But his open-source software, now one of the most widely used means of legally and illegally downloading files such as movies or software, has barely helped him earn a living.
Now the programmer is aiming to turn his donation-supported work into a steadier business, with a San Francisco-area start-up devoted to BitTorrent products. The first product, to be released in the next few days, will be an advertising-supported search engine that scours the Web for links to BitTorrent files.
"We're trying to make it a less haphazard revenue stream," said Cohen, who is moving back to the San Francisco area for the project.
The search tool, which will be based on Web crawling technology owned by Cohen's company, could be a boon to downloaders who previously have had little in the way of navigation for BitTorrent files.
Unlike peer-to-peer networks such as Kazaa, eDonkey or the original Napster, no central search technology exists for BitTorrent. Instead, links to specific files are posted on Web sites. Sites that specialize in copyrighted files such as movies or music areby legal action.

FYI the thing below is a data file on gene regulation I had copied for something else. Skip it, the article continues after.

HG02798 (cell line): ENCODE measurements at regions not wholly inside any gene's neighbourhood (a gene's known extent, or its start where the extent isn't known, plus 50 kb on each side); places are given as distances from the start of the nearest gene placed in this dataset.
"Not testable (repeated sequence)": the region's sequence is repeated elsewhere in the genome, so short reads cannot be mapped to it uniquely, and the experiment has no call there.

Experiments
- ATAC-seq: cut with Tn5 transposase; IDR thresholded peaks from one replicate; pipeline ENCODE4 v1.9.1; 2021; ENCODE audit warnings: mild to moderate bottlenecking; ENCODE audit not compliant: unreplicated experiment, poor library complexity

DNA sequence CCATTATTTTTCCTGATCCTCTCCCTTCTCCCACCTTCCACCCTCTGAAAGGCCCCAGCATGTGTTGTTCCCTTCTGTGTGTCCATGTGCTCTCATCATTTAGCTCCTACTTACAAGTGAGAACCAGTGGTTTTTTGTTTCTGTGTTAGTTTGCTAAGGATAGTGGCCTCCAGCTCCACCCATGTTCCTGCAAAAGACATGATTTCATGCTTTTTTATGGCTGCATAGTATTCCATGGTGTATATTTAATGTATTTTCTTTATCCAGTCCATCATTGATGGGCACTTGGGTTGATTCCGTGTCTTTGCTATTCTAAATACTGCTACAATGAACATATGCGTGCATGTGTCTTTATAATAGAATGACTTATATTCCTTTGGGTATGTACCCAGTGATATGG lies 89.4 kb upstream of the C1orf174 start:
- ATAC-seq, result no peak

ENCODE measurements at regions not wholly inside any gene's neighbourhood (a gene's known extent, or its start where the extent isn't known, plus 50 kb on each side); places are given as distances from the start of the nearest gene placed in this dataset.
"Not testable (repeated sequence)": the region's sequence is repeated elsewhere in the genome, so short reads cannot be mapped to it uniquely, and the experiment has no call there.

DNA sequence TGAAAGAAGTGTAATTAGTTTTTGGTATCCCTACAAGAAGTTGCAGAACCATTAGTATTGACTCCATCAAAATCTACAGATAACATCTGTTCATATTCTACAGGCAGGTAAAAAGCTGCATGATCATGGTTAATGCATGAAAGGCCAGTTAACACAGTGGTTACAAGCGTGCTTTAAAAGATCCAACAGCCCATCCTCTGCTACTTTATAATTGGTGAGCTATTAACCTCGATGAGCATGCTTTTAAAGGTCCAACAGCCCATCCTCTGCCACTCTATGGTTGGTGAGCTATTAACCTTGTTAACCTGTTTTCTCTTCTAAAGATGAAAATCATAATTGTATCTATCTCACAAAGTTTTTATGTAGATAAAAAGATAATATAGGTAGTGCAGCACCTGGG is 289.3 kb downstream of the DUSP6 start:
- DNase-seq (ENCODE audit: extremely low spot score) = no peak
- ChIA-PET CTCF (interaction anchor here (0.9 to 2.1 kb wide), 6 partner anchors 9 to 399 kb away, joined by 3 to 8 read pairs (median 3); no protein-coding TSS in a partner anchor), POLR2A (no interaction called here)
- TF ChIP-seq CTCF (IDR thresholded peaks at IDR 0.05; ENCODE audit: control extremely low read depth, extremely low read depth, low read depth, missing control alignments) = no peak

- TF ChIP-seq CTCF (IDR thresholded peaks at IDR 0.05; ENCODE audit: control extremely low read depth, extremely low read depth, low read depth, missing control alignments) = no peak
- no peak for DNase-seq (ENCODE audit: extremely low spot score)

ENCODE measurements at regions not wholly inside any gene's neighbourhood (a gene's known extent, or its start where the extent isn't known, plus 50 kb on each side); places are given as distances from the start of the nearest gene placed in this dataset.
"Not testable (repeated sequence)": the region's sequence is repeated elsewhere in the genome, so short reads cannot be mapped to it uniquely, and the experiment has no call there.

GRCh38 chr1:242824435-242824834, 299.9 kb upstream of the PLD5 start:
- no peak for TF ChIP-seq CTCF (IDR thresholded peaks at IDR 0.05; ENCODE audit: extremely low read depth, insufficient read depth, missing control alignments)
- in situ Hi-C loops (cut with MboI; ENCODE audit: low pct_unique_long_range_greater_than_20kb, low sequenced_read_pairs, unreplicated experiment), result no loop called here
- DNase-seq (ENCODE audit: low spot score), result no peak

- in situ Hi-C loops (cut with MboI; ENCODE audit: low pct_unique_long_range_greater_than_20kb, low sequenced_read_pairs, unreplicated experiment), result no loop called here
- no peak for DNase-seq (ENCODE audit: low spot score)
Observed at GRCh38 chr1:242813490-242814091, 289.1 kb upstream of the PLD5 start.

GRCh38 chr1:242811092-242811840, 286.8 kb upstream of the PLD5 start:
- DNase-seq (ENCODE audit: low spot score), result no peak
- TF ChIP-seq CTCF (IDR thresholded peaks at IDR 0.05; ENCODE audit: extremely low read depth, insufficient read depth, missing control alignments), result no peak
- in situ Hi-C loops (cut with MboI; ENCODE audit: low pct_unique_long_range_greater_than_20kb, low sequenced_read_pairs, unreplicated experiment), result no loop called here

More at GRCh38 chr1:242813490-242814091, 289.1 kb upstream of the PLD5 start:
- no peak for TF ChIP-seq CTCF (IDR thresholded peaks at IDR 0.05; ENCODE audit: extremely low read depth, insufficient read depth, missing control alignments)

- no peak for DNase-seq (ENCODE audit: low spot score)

A few tools have existed to get around this process. Exeem, an application distributed by the former operators of SuprNova, a big BitTorrent Web site,with a more traditional searchable file-swapping network.
An older Web search tool called Bitoogle also has provided some search capabilities. Cohen said his BitTorrent search will be more powerful than Bitoogle, however.
Cohen said his tool won't aim to screen out the myriad copyrighted files likely to come up in a Web search. But like other search engines, he will comply with federal copyright law and remove any links that copyright holders point to as leading to infringing material.
Plans for the new search tool were first reported by Wired News.
Cohen said his new company, eponymously named BitTorrent, will also host file downloads in torrent form and consult with companies wanting to use the technology to distribute their own products.